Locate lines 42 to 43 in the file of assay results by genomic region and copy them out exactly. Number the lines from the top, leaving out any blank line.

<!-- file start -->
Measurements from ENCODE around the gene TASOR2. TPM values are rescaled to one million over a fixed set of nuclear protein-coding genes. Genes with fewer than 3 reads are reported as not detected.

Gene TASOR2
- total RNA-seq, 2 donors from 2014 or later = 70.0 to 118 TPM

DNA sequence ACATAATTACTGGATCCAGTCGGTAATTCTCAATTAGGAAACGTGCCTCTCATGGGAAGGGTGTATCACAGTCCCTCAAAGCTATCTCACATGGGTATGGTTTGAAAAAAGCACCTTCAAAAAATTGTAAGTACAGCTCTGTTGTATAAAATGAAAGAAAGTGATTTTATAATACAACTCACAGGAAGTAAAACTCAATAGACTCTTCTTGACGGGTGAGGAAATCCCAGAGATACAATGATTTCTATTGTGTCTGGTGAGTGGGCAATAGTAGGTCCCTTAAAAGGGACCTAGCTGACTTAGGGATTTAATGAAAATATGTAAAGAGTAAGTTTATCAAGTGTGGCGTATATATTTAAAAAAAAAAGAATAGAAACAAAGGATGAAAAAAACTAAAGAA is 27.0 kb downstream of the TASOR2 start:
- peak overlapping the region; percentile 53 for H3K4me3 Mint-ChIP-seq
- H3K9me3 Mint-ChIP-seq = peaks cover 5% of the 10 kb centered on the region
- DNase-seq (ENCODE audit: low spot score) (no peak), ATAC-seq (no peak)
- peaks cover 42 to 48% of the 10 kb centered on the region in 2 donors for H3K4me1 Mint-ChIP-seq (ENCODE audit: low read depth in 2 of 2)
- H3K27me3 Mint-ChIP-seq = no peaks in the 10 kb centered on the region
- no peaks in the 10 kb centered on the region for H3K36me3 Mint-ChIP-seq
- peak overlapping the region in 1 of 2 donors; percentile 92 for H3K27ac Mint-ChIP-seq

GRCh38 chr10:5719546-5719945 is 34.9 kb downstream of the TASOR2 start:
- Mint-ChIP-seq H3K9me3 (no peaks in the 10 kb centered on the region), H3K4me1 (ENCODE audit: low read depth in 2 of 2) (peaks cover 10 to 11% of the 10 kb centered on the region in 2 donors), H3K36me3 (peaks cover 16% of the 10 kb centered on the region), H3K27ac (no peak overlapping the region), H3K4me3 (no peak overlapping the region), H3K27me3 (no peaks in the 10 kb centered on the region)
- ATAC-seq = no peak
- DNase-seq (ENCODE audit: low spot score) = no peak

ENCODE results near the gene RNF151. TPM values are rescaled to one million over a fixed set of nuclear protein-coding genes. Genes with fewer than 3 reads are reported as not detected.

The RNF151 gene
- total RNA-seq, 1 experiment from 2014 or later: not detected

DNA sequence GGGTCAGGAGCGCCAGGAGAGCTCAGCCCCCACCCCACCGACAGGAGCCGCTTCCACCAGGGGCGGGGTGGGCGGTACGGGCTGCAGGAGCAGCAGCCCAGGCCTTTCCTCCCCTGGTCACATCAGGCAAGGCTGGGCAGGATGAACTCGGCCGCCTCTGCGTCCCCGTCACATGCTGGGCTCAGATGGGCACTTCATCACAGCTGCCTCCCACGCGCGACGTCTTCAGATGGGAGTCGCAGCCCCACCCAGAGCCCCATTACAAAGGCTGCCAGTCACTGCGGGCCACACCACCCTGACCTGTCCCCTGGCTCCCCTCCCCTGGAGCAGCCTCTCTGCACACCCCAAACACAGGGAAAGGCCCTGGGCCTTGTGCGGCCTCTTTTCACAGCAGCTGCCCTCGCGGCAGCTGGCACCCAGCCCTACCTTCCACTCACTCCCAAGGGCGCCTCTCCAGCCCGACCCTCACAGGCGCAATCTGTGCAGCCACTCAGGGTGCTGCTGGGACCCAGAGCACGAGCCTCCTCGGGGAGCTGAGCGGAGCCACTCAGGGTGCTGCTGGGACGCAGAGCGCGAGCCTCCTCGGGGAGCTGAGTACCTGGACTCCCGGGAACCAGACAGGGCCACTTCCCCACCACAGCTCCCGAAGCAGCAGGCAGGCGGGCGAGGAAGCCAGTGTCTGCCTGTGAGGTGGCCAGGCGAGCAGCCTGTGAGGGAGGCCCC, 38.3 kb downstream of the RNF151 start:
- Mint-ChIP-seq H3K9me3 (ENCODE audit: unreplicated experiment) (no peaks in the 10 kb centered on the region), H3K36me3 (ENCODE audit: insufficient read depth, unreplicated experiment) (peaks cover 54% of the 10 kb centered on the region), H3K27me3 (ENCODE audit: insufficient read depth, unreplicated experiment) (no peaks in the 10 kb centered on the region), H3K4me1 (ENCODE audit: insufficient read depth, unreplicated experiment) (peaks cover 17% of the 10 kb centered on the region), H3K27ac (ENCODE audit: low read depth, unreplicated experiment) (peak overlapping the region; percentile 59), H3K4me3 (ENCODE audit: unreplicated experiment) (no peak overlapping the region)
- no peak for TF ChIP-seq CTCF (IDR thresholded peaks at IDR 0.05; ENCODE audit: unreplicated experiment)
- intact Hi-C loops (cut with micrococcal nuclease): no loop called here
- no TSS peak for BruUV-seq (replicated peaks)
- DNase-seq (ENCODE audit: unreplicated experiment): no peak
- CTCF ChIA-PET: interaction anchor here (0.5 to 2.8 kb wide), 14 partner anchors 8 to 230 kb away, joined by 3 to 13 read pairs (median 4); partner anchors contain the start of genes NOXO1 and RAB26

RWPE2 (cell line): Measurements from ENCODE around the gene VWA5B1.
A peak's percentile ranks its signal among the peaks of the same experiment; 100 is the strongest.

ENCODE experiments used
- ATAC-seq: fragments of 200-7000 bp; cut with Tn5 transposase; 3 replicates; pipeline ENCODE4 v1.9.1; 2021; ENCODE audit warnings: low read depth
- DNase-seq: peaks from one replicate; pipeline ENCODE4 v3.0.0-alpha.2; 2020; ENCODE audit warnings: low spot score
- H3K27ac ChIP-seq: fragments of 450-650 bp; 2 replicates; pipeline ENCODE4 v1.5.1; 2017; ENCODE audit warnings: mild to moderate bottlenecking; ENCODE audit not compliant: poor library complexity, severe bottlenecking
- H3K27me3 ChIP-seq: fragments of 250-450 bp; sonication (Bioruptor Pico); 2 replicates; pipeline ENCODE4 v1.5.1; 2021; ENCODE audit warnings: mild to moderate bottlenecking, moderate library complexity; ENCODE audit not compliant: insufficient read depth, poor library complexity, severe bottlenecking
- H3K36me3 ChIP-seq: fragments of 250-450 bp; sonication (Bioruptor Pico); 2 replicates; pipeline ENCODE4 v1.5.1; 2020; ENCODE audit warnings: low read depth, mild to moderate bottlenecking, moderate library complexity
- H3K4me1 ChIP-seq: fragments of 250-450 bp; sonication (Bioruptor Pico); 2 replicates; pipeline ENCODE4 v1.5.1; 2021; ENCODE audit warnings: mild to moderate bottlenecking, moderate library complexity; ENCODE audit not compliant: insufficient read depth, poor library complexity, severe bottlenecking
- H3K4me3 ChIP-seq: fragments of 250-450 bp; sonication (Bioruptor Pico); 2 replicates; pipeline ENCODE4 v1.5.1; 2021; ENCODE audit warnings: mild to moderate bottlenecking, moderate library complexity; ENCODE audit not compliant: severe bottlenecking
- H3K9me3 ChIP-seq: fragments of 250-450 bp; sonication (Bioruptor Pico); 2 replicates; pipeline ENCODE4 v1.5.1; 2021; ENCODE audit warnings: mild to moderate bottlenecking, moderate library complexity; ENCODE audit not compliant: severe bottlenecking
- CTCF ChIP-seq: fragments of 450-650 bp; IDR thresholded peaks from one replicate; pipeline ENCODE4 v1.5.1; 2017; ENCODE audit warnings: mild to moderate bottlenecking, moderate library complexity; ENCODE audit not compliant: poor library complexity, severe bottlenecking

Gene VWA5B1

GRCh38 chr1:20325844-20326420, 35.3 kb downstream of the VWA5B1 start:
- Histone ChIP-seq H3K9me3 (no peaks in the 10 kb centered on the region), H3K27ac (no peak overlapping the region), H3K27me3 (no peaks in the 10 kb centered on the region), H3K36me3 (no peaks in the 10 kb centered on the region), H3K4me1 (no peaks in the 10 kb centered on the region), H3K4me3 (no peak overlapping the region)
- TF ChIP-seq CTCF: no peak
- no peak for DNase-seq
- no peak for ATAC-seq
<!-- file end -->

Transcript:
- no peak for DNase-seq
- no peak for ATAC-seq